Golf Simulator - How to make your practice count
The Fun of the Golf Simulator
It’s easy to understand the attractions of golf simulators.
If you have a spare room or corner of a room with space to swing you can set up a simulator and play a few holes, or even a full 18, on those days when adverse weather or time limitations prevent you getting to the course.
Today’s launch monitor technology gives a very accurate picture of how you’re striking the ball, and how this would look on the course, and you can also get an idea of what it’s really like to play St. Andrews, Augusta or any number of great Championship courses.
But can a golf simulator offer more to players than just a fun virtual experience; is there a way to use them as an effective tool for learning and practice as well as play?
We think there is.
How to Use a Simulator for Effective Practice
If you’ve ever had the chance to watch the top pros swing close up, you may well have wondered just how they got so good, how they can generate so much power with so little apparent effort.
The answer, unfortunately, is almost certainly that they spent long periods of their youth and early adulthood hitting literally hundreds of practice balls each and every day. Naturally, very few amateurs have the time to adopt this approach to game improvement. Fewer still have the necessary drive.
But the good news is that this kind of repetitive practice is in any case an extremely inefficient way to work on your game.
The modern science of learning is clear that the effective learning of motor skills and increasing your ability to “take your range game to the course” depends on practice sessions which contain the three key elements of spacing, variability and challenge.
This means undertaking a variety of tasks, spaced out to make the brain work harder to remember the feel of the correct movement, and also carrying out performance challenges to add an element of game pressure and immediate motivating feedback.
The golf simulator, of course, lends itself extremely well towards this kind of practice and there are any number of games which can be devised, apart from just playing holes or rounds, which will provide visually interesting, challenging and effective practice sessions.
The ever-increasing popularity of video games and virtual reality, and the hours which many people spend on them, shows just how absorbing and even addictive they can be. And there seems no reason why effective golf practice using a simulator should not be just as enjoyable.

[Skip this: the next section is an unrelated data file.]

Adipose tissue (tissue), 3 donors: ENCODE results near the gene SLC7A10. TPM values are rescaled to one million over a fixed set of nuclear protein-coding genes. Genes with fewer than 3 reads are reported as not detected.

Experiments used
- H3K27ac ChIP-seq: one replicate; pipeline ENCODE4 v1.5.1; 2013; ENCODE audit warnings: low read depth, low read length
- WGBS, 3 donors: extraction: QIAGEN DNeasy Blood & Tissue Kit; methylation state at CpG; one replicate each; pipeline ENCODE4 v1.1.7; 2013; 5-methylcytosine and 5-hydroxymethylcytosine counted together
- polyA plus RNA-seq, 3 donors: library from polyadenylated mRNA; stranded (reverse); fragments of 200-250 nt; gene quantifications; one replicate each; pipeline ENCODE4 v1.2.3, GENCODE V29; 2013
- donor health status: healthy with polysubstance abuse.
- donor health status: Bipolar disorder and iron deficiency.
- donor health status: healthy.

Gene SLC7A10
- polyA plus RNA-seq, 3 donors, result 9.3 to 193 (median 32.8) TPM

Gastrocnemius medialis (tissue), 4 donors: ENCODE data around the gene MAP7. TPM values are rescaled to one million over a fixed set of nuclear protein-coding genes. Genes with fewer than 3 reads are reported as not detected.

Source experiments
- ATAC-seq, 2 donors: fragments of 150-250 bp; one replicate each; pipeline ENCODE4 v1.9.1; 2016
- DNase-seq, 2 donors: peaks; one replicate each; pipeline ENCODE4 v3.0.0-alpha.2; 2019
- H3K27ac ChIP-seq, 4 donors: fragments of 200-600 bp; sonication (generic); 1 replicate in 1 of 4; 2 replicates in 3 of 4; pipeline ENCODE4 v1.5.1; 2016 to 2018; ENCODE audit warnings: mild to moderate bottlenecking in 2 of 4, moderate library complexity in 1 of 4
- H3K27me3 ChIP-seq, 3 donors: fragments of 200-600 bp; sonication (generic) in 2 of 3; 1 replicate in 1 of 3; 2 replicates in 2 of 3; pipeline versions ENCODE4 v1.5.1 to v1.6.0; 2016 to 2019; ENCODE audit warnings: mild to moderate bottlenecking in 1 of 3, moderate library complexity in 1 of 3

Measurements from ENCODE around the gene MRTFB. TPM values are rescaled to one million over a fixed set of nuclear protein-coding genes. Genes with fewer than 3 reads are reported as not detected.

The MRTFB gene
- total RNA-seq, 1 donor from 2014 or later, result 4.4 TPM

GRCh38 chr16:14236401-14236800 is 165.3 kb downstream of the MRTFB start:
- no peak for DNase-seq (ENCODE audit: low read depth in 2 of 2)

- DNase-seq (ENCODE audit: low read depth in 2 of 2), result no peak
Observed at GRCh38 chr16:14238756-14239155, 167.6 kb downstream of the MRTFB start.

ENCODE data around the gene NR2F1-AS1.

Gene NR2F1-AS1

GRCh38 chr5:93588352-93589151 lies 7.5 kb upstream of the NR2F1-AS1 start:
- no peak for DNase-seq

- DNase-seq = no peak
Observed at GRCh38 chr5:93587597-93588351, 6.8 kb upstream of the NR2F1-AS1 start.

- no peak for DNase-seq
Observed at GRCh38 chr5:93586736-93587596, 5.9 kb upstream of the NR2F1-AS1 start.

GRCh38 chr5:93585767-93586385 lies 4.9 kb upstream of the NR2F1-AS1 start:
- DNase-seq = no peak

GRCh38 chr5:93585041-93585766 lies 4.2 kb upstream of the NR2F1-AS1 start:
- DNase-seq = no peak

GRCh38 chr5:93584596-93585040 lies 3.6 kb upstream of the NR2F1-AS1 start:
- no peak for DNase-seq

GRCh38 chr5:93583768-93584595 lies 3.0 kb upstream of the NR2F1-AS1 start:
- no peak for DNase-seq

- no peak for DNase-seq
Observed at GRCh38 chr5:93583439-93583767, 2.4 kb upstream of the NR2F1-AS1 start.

Get more from your golf Simulator - Watch the video below
Game Like Training (GLT) and the Golf Simulator
GLT Golf has already announced plans to release weekly golf challenges, along the lines of the CrossFit Workout of the Day, intended to build on the success of the Trackman Combine.
But you can also use a golf simulator for games in which you can compete either against yourself or a number of other players, and which will involve a wide range of visually stimulating challenges for the different skills of golf, while including the essentials of effective practice .
You might, for example, have a performance challenge to drive into a 40 yard fairway, hit a 9 iron to within 10 feet of the pin and hole a putt from 3 feet. Points can be scored for each element, and you will see that the challenge resembles, but is not the same as, playing a typical par 4 hole; so that the skills being practiced should be readily transferable to a real course.
The number of these challenges which you can attempt is limited only by your imagination and the time you have available. The immediate feedback provided by the simulator is highly motivating, and you may even find this kind of practice as addictive as your kids find their video games.
But however much or little time you devote to it, there’s no doubt that this kind of purposeful, creative, simulator practice will be an enormous help in improving both your performance and your enjoyment of the game.